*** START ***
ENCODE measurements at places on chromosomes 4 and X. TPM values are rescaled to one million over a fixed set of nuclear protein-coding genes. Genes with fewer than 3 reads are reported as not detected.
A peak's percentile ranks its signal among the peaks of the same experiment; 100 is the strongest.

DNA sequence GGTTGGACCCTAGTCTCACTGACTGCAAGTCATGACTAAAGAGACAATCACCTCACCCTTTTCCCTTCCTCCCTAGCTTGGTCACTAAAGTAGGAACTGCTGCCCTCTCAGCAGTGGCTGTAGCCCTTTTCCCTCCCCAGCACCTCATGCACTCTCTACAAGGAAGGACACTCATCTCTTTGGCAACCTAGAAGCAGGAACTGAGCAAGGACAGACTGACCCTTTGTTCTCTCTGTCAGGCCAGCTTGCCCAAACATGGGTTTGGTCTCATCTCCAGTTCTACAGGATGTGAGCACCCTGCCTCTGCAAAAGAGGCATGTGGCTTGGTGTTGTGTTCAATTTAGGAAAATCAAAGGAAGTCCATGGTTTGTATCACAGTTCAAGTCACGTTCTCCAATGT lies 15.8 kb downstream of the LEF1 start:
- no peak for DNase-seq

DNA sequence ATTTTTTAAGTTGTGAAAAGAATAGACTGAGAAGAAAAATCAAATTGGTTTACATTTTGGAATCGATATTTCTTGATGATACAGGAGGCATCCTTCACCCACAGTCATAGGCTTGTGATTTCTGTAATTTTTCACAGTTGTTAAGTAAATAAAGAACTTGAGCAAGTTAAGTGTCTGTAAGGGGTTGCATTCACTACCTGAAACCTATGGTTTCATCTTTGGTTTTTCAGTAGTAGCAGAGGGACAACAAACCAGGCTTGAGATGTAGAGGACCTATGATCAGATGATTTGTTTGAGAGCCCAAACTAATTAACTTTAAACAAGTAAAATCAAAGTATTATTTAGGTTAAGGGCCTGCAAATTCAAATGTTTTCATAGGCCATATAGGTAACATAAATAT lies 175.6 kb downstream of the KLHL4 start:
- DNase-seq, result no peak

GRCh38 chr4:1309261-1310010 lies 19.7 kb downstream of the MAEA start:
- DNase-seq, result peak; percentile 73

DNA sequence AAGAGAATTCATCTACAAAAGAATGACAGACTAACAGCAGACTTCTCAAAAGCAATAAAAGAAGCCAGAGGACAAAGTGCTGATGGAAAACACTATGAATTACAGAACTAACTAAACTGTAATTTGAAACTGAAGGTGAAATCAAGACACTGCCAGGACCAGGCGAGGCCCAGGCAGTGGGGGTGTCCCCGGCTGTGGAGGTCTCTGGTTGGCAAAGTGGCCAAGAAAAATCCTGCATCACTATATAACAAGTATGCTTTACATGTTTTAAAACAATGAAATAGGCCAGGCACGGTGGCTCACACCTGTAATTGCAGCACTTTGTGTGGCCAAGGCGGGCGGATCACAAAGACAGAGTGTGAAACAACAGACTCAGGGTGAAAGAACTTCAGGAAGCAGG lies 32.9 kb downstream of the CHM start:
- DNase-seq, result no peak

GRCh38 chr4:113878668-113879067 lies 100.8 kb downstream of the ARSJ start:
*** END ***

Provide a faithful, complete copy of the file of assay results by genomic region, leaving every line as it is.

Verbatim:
ENCODE measurements at places on chromosomes 4 and X. TPM values are rescaled to one million over a fixed set of nuclear protein-coding genes. Genes with fewer than 3 reads are reported as not detected.
A peak's percentile ranks its signal among the peaks of the same experiment; 100 is the strongest.

DNA sequence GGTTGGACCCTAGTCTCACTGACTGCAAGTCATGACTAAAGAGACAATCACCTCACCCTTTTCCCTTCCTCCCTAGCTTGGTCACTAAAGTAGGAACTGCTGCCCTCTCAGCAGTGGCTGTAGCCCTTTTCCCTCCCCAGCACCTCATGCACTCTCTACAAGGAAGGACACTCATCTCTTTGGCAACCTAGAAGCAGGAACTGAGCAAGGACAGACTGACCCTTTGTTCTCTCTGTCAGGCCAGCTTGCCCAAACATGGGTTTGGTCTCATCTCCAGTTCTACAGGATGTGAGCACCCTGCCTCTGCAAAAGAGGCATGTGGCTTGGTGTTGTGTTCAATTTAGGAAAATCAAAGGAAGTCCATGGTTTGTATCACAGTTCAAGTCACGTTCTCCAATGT lies 15.8 kb downstream of the LEF1 start:
- no peak for DNase-seq

DNA sequence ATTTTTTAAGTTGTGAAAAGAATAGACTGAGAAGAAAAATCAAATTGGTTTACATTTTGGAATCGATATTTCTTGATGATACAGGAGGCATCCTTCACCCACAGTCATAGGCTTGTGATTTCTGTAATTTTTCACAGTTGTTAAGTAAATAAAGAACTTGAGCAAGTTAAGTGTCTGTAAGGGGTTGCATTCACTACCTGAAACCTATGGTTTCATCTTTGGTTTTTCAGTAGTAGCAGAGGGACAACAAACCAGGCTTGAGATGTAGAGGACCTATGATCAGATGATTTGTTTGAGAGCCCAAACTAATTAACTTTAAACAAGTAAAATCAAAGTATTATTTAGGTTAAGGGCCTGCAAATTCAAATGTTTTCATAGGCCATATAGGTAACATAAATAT lies 175.6 kb downstream of the KLHL4 start:
- DNase-seq, result no peak

GRCh38 chr4:1309261-1310010 lies 19.7 kb downstream of the MAEA start:
- DNase-seq, result peak; percentile 73

DNA sequence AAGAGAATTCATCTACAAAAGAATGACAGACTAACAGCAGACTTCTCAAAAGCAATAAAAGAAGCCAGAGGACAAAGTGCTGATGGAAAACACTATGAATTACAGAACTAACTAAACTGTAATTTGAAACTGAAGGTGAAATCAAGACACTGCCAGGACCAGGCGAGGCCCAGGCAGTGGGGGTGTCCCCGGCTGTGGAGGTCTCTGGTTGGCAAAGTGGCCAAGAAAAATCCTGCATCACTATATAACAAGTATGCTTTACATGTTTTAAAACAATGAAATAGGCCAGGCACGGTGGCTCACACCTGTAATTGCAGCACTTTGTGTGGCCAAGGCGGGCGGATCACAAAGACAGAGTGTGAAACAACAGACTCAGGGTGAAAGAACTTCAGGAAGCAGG lies 32.9 kb downstream of the CHM start:
- DNase-seq, result no peak

GRCh38 chr4:113878668-113879067 lies 100.8 kb downstream of the ARSJ start: